The $10,000 Apple Watch Edition is obviously for the high-end consumer. Even with 18-karat gold (and with how little gold Apple is actually putting into the watches), the profit margins could be anywhere from three to seven thousand dollars per watch sold. Clearly, a cost-benefit analysis isn’t really factoring in with potential buyers. But how exorbitant could an Apple watch get if it was made with fictional/ridiculous materials?
First off, we would need to know how much gold Apple is using in each watch. Given that their 18-karat gold only needs to contain 75 percent gold, the amount might range anywhere from half a troy ounce to two troy ounces. That’s the weight we need to multiply with our material costs to get some kind of comparison.
So what if you need a watch that can absorb vibrations and totally make Agent Phil Coulson love you even more?
The main component of Captain America’s famous shield (it has a bit of adamantium mixed in), vibranium is an extremely rare and durable metal found in Wakanda. According to Fantastic Four #607, this rarity comes with a hefty price tag — $10,000 per gram.
An Apple watch made two troy ounces of vibranium would then cost around $620,000. You could buy 478 new Macbooks for that money.
In the film Avatar, humans are exploring and strip-mining whole worlds just to get at a mineral dubbed “unobtanium.” In scientific and engineering circles, the term is used to describe some extremely rare or even fictional material needed for a project or calculation. In Avatar, it’s a room-temperature superconductor (superconductors normally must be super-chilled). That’s a holy grail in modern physics, priced in the movie at $20,000,000 per kilogram, or $20,000 per gram.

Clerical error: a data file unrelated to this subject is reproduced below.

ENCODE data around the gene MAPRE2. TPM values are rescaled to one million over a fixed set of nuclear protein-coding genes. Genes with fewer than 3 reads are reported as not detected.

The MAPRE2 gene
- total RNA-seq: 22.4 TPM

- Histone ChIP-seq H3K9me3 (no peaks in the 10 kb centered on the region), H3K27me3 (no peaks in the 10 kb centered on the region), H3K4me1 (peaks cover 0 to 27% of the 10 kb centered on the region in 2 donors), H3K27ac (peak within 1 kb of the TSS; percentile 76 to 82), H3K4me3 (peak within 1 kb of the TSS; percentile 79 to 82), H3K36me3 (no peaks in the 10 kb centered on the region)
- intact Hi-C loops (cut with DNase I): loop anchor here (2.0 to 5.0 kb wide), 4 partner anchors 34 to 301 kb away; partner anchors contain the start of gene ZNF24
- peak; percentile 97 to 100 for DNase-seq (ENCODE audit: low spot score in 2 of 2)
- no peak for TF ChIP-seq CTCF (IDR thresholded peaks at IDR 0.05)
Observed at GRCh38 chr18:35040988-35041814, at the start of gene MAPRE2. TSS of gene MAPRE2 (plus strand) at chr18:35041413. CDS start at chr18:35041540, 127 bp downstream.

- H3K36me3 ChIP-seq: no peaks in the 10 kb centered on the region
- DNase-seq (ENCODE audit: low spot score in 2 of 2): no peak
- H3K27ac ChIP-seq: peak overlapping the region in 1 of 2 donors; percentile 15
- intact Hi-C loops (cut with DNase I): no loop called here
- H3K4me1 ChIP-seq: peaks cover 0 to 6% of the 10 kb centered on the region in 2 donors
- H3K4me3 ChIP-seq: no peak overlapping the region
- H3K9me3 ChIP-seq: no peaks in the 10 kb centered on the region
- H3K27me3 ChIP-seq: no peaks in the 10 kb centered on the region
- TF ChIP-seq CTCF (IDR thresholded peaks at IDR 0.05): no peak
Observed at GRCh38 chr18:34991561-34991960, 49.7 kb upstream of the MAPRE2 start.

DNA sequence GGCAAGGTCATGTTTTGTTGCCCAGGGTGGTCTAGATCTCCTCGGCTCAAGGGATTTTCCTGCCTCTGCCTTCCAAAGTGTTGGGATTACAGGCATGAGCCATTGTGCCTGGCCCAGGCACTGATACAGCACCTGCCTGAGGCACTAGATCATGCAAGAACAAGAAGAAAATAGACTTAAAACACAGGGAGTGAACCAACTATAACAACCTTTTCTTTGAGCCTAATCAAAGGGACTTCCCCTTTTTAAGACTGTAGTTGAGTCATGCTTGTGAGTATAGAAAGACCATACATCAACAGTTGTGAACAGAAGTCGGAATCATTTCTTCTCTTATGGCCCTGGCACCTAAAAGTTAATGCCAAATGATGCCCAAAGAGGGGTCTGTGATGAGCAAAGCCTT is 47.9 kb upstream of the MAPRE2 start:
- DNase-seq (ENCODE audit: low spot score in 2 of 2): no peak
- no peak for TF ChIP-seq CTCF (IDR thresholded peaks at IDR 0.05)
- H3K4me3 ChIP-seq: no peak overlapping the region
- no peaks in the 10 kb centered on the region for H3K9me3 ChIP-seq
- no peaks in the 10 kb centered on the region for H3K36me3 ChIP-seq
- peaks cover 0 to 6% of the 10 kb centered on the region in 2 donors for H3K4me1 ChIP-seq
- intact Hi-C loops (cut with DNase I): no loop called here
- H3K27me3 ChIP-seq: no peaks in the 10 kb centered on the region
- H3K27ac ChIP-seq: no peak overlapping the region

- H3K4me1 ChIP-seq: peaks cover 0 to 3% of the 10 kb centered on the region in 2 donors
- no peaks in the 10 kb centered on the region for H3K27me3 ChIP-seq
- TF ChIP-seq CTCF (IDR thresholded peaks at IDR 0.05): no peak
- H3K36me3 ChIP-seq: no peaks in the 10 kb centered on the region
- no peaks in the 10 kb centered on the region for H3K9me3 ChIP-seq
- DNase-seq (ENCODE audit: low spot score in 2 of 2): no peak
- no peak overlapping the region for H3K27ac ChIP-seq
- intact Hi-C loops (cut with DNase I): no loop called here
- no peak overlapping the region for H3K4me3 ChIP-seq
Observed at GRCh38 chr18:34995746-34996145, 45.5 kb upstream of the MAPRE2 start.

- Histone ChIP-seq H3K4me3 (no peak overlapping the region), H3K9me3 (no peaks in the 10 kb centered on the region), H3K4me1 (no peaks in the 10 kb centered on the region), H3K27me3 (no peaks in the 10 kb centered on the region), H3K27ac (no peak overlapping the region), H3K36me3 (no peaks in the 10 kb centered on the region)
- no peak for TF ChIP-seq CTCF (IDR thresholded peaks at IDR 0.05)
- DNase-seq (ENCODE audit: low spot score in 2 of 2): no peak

An Apple watch that would make even Jake Sully jealous would cost $1,200,000.
Maybe Cap’s finest and Avatar‘s obsession aren’t good enough for you. Maybe you need a watch made with material that could bring Superman to his knees. According to Superman #331, radioactive pieces of an exploded planet cost less than radium, radioactive element 88 on the periodic table.
Radium was discovered by Marie Curie and Pierre Curie in 1898, and though it had almost no commercial use, the element was only available in infinitesimal amounts, which caused a price spike in 1908 to $88,000 per gram. Remember, a gram is about the mass of a paperclip. However, as radium fell out of favor in medicine (it caused serious health effects in patients looking for cancer treatment, like cancer) and mines opened up to meet demand, the price eventually fell to as low as $25,000 per gram.
Your kryptonite-infused Apple watch would run for a cool $1,500,000, or the theoretical profits for Apple on just 221 gold watches. But back at 1908 prices, that watch would skyrocket to $5,500,000. You could wear one and call yourself “Luxury Luthor” if you wanted to. I would want to.
The material that might cost the most isn’t fictional at all. Antimatter, basically regular matter with an opposite charge, is exceedingly expensive to produce. You need particle accelerators to do the work of smashing positrons (electrons with the opposite charge) and negatively charged protons together. Physicists have indeed created antimatter in the lab, but in atoms, not grams, at a time. One widely cited estimate puts antimatter’s value at $62.5 trillion per gram.
The Apple Watch (Antimatter) Edition would cost around 3.8 quadrillion dollars — 3,240 times the monetary value of all the US currency on Earth.
Oh, and the instant that amount of antimatter was put in contact with the watch during production (or any matter), it would annihilate with the energy of 1,000,000 tons of TNT. Nothing makes an impression like exploding the equivalent of 64 Little Boy atomic bombs for a timepiece.